"It seems everyone is floundering when it comes to healthcare. Our message is simple – there needs to be an answer in place before we cut the ACA (Affordable Care Act)," Sombke says. "In the last few days I have talked with representatives from rural hospitals and nursing homes. They say they will not be able to keep their doors open if Medicaid is cut. What will happen to their residents?"
Access to healthcare is an issue for South Dakota's rural citizens, adds Cynthia Painter, who ranches with her husband, Joe, and their two daughters near Buffalo.
"If our local clinic closes, we would have to drive two hours for healthcare," says Painter, who also volunteers as an EMT.
Distance to providers also came up in Knudson's study where one in 10 farmers indicated this as a healthcare challenge. It should be noted that of the states where farmers were surveyed, few are as rural as South Dakota. The states surveyed include: Pennsylvania, Massachusetts, Vermont, Nebraska, Michigan, Kentucky, Mississippi, Utah, Washington and California.
Emphasizing the important role healthcare plays in the lives of farmers and ranchers, during her USDA presentation, Knudson outlined research which shows how healthcare costs impact the following:
Succession Planning; "As we know for farmers, land is the most important or valuable asset we have. We asked about the need for care as people age. More than half (surveyed) indicated they will need to farm longer to augment income or if they need to cover excessive healthcare costs, they will need to sell land to the highest bidder and maybe even to off-farm development. If the next generation can't afford to buy land, who will farm? Clearly health insurance impacts availability and cost of land."
Risk Management; "One farmer surveyed said, 'You have to have health insurance. We have a risky job. We don't want to put our farm at risk if something were to happen to us.'"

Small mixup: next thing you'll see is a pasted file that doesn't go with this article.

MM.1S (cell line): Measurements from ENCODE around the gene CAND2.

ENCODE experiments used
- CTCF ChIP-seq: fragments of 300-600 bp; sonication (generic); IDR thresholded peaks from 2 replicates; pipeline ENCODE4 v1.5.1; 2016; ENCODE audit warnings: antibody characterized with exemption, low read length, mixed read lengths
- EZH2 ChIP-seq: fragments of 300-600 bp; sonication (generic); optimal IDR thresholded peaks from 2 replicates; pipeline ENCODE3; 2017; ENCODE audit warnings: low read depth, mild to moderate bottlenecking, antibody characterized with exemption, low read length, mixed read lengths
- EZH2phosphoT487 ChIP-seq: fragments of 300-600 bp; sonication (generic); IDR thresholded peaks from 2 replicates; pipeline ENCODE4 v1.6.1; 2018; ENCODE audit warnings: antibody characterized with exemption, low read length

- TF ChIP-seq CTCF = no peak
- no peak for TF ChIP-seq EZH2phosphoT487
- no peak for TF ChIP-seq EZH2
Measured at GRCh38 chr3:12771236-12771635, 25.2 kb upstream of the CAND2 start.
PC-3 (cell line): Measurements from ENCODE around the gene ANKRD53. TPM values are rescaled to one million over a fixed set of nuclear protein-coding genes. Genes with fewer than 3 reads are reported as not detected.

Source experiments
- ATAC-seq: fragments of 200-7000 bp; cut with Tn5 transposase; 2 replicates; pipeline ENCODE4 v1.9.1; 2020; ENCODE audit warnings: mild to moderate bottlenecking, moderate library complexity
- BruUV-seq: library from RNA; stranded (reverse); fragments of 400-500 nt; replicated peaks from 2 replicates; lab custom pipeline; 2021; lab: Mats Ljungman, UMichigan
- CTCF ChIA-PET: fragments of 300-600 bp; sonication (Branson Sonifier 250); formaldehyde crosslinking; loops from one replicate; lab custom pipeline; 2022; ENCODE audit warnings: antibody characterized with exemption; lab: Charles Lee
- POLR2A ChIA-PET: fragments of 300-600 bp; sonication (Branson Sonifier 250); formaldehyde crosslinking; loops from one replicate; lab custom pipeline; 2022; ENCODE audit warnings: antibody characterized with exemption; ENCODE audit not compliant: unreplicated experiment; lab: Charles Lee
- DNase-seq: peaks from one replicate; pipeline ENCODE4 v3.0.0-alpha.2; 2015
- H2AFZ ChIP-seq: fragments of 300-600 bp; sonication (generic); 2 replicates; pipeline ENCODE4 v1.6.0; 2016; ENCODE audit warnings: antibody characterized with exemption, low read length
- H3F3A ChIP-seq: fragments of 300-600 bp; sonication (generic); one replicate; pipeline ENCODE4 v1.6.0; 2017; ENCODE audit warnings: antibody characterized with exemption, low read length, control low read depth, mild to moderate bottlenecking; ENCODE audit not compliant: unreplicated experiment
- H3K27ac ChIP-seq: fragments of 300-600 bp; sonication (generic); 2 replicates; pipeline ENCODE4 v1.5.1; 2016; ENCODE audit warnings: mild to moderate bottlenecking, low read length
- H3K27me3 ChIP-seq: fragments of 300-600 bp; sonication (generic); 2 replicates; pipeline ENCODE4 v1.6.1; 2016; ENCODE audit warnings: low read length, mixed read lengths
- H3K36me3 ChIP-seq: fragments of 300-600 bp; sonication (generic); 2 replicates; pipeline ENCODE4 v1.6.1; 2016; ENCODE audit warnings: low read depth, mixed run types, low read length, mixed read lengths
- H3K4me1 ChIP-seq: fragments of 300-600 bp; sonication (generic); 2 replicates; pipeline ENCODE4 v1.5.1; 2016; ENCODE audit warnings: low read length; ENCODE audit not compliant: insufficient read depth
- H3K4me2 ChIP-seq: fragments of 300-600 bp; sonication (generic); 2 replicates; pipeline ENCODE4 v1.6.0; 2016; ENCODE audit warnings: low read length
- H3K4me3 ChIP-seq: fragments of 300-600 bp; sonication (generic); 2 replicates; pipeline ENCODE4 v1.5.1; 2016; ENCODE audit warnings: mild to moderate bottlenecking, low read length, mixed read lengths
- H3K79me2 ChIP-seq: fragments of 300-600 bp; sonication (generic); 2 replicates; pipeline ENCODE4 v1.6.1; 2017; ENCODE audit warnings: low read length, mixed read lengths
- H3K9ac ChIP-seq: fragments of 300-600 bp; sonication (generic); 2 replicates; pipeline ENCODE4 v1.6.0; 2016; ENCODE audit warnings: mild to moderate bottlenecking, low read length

Farm Management; Fourteen percent of farmers surveyed, indicated that once they were able to purchase insurance through the Affordable Care Act marketplace they no longer needed to work off the farm.
"It gave them a chance to focus on their farm enterprise and not have to make a decision between a job off the farm and health insurance."
If farm families did not have to worry about healthcare expenses, those surveyed said they would invest those dollars in retirement, their children's college education and farm-related investments.
Rural Development; "Rural development is definitely tied to health insurance – we are all interrelated in rural communities. If farmers are not insured and do not go to healthcare providers, we lose hospitals."
What is Farmers Union's answer?
When Farmers Union members met with congressional staff and leaders and discussed healthcare, a single-payer system, like Medicare was suggested.
Knudson's research backed this suggestion. "Medicare stands head and shoulders above the health insurance …the medical industry has come around, a large percentage of my colleagues say a single-payer form of Medicare expansion is where we need to go," Knudson said.
To learn more about how insurance impacts farmers and ranchers and to view the findings of this report, visit http://www.hirednag.net.
–South Dakota Farmers Union